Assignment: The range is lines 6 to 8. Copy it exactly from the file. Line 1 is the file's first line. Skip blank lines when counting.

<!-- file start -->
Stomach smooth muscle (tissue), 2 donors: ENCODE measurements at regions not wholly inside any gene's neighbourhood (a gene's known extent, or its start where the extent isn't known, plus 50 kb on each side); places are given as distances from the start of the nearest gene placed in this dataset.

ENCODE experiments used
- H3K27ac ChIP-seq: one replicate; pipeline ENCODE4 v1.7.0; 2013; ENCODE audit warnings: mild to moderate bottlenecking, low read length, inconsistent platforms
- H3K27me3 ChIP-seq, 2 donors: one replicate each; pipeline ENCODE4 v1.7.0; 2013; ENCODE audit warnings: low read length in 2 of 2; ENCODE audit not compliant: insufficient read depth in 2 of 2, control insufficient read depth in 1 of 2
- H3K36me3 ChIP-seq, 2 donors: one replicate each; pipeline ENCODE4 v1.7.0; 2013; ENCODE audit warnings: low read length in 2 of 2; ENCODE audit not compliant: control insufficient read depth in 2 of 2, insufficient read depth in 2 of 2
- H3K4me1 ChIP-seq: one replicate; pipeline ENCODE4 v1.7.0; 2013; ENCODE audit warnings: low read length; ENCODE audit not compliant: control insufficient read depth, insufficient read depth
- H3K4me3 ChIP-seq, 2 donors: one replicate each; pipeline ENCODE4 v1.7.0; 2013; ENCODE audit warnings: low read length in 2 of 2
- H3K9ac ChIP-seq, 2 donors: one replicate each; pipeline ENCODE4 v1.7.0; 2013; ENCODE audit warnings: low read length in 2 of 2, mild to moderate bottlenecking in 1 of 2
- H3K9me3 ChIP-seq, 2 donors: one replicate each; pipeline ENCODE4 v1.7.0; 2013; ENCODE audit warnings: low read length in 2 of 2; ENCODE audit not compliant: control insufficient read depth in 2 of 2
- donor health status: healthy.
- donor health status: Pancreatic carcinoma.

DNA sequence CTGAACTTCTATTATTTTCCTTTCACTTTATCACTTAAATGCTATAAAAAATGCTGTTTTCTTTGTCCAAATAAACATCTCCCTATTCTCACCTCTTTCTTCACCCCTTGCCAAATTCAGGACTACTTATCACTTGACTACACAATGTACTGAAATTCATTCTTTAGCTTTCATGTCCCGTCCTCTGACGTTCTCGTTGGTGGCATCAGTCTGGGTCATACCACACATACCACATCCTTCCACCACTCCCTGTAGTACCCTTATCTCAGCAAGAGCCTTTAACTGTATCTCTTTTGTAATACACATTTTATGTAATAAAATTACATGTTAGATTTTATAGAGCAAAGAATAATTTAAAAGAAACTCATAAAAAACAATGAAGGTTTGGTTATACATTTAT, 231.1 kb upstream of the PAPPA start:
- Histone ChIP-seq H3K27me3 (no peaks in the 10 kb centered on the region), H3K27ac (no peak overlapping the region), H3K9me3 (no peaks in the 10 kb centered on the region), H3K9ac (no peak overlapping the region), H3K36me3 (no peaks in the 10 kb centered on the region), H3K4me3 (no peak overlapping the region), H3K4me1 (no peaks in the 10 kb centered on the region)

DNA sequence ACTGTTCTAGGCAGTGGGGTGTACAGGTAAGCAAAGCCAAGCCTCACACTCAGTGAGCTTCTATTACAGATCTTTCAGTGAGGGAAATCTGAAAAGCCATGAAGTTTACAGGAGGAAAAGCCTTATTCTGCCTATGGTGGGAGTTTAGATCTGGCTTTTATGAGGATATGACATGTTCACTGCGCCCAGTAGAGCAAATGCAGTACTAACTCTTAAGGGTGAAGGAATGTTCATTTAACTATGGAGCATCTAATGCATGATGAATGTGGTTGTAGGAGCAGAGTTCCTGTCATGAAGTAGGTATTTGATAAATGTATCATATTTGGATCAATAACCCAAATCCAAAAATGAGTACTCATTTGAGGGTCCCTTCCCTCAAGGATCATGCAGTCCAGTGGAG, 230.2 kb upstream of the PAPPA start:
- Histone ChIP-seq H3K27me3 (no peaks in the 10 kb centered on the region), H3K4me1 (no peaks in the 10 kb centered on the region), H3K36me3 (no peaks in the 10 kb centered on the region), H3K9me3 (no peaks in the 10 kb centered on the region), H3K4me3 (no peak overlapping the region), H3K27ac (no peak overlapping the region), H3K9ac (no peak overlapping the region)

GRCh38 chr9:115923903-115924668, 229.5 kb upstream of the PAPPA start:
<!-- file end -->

- H3K4me1 ChIP-seq: one replicate; pipeline ENCODE4 v1.7.0; 2013; ENCODE audit warnings: low read length; ENCODE audit not compliant: control insufficient read depth, insufficient read depth
- H3K4me3 ChIP-seq, 2 donors: one replicate each; pipeline ENCODE4 v1.7.0; 2013; ENCODE audit warnings: low read length in 2 of 2
- H3K9ac ChIP-seq, 2 donors: one replicate each; pipeline ENCODE4 v1.7.0; 2013; ENCODE audit warnings: low read length in 2 of 2, mild to moderate bottlenecking in 1 of 2